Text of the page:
Why aye, man
September 22, 2010 § 6 Comments
Righteous fury about the state of the nation’s coverage of the nation’s game is coming to the boil. At least on my tiny corner of Twitter, which – while significantly divorced from reality, a strange place where women put cats in bins – has spent the last day or so dragging Alan Shearer over the coals for his own special brand of punditry.
Alan’s offence? His comments regarding the Geordie Nation’s latest pending disappointment Hatem Ben Arfa, during his analysis (I know, I know) of the Newcastle match. When Shearer told Gary Lineker that “Nobody had really heard of him”, you could almost hear the jaw of the footballing blogosphere hit the floor. (That’s right: “blogosphere”. I’m hip.)
For me, there are two questions here, both of which concern not only Shearer himself but also our general expectations of television punditry. First of all, should he have heard of him? Secondly, if not, should he have found out about him? Both these questions come with the premise: given that his job is to talk about football on television.
So, given that his job is to talk about football on television, should we expect that he have heard of a French international who came through Clairefontaine to Lyon, made a big money move to Marseille, then moved on to the club Shearer supports, acquiring a reputation as a not-insubstantial berk on the way?
Well, I’d heard of him, but I also had to look some of that up. Besides, I generally don’t think it’s fair to criticise somebody for not knowing something on the basis that you know it. Shearer’s job is to analyse domestic (and occasionally international) football. He may not have any interest in Ligue 1, or the Champions League, or the French team when they’re not playing England; while some might find such an attitude dispiriting, it doesn’t necessarily disqualify you from the job in question.
But for me, beyond any doubt, is that given that his job is to talk about football on television, he should have looked him up. Even if Mr Shearer doesn’t Google, there’s the BBC’s own army of researchers, journalists, bloggers, and support staff. Presumably Newcastle’s own website has some details of the player. And I can’t imagine for a second that Shearer doesn’t have one or two contacts left at St James’s Park, who might be happy to provide a little information.
“Aye, Chris, why’ve you signed this lad? Nobody’s ever heard of him.”
After all, it’s not as though Shearer was caught on the hop; suddenly ambushed in the street by a roving highlights show, microphone thrust into his face. As a Newcastle fan and Match of the Day employee Shearer would have been aware of Ben Arfa’s belter in both his professional and personal capacity. But to my way of thinking, if you know that you’re going to be asked to discuss a subject, and you know that your knowledge is inadequate, and you take a decision not to find anything out about it, you have failed to do your job. I’m writing this in my lunch break at work, and I have a meeting this afternoon. If I don’t make sure I know what I need to know, I’ll make a tit out of myself, and deserve the bollocking I’ll get. If I carry on as such, I’ll get the sack.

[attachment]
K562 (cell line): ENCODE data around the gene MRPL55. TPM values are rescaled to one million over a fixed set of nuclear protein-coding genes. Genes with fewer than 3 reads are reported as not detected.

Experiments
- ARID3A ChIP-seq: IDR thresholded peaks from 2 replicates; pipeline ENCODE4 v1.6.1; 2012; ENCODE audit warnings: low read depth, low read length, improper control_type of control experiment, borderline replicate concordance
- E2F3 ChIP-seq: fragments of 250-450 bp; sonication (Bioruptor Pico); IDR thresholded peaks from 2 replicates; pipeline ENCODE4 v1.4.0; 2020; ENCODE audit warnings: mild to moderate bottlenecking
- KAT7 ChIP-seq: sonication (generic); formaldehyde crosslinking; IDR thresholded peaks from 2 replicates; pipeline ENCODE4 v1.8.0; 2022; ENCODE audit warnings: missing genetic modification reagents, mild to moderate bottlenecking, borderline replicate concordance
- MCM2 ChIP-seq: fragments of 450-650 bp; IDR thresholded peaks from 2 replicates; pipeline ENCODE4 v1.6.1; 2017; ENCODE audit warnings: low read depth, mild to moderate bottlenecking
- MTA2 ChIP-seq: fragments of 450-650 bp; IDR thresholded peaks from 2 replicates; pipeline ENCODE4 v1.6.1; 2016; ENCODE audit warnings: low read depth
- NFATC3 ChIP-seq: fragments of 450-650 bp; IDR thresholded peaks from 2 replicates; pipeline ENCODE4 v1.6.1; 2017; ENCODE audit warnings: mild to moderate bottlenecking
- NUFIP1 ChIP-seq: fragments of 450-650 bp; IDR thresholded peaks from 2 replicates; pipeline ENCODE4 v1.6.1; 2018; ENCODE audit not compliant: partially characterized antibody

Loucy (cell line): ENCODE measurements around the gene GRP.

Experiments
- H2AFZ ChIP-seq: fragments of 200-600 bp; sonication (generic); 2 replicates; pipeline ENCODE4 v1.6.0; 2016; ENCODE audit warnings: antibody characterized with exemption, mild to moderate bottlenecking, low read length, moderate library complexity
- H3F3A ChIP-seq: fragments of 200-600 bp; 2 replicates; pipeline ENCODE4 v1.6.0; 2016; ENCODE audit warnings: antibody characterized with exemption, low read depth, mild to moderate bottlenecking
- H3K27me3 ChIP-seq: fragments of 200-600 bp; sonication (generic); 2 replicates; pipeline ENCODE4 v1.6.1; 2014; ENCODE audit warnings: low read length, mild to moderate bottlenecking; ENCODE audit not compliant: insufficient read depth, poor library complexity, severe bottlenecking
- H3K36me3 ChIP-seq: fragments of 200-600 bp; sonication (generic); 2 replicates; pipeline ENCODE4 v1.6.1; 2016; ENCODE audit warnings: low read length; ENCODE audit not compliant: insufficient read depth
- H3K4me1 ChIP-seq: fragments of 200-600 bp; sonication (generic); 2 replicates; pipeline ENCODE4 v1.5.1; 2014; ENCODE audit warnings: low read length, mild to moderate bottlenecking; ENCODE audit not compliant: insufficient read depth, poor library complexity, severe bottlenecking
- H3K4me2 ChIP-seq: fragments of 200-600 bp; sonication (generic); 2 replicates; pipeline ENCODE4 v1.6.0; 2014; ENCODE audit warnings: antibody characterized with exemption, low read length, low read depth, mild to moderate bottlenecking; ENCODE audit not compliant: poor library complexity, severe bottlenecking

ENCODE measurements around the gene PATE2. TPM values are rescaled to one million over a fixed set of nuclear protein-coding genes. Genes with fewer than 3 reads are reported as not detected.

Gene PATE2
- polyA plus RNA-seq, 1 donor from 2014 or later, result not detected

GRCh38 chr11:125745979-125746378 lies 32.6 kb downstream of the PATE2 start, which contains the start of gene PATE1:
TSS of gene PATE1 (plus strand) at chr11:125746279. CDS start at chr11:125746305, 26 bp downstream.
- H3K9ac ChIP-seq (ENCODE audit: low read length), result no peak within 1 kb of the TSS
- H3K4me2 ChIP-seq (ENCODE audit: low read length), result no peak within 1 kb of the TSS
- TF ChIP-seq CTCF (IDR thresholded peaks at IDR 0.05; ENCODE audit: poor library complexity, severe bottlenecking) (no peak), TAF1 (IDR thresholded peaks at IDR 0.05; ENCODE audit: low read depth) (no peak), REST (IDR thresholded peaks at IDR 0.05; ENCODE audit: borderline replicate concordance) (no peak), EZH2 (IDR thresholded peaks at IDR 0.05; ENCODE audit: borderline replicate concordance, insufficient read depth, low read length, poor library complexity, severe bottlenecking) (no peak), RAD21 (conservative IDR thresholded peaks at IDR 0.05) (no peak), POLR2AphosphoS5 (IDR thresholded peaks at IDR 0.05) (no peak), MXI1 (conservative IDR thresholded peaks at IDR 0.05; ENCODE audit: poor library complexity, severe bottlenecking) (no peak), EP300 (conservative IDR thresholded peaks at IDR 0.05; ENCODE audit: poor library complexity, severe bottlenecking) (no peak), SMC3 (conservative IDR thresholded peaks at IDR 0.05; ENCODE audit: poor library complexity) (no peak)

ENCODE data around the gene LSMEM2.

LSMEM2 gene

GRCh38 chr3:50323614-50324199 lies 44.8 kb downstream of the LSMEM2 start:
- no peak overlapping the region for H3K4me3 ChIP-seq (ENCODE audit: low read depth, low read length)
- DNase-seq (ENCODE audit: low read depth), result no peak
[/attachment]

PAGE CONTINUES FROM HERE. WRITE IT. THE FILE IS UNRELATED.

I’ve touched on this before, but it is utterly inconceivable that a purported expert in any other field would choose to advertise his or her ignorance in this way. If you don’t know something, you either find out, or try your damnedest not to get caught not knowing. Indeed, that’s the weird part: Shearer wasn’t even being quizzed about Ben Arfa’s playing history. There was no reason to establish his ignorance. He could have restricted his comments to the usual narration-masquerading-as-analysis that he normally manages with such panache.
See the ball. See Hatem. See Hatem kick the ball. See Hatem be happy with that.
Shearer’s job is to deliver comment, yet he knows that it is acceptable to flaunt his inability to do so. He is therefore not only failing, on a personal level, to achieve a basic level of competence; he’s also demonstrating that his ignorance is mirrored and accepted throughout his profession. He is showing his audience that the bar is set as low as possible: it’s okay not to know; it’s okay not to want to know; it’s okay not to try to know. I’ll get paid whatever. (All this from a man who spent last season criticising Dimitar Berbatov for not running around enough. There’s more than one kind of effort, Alan.)
For this, the fault lies with Match of the Day itself. The BBC knows that football fans, particularly the vast majority without Sky, are effectively prisoners; a captive audience that will return regardless of the pap they’re fed. We’re there for the highlights, and they know it. And while the attempt to provide analysis and context is laudable in itself, the stultifyingly poor editorial standards gives the whole exercise the air of an abusive relationship. They know we’ll come crawling back; they have what we think, in our masochistic inescapable idiocy, that we need.
Just because they don’t need to try harder, doesn’t mean it’s okay for them not to try at all. It’s not okay to feed your audience shit, just because you know they’ll eat it.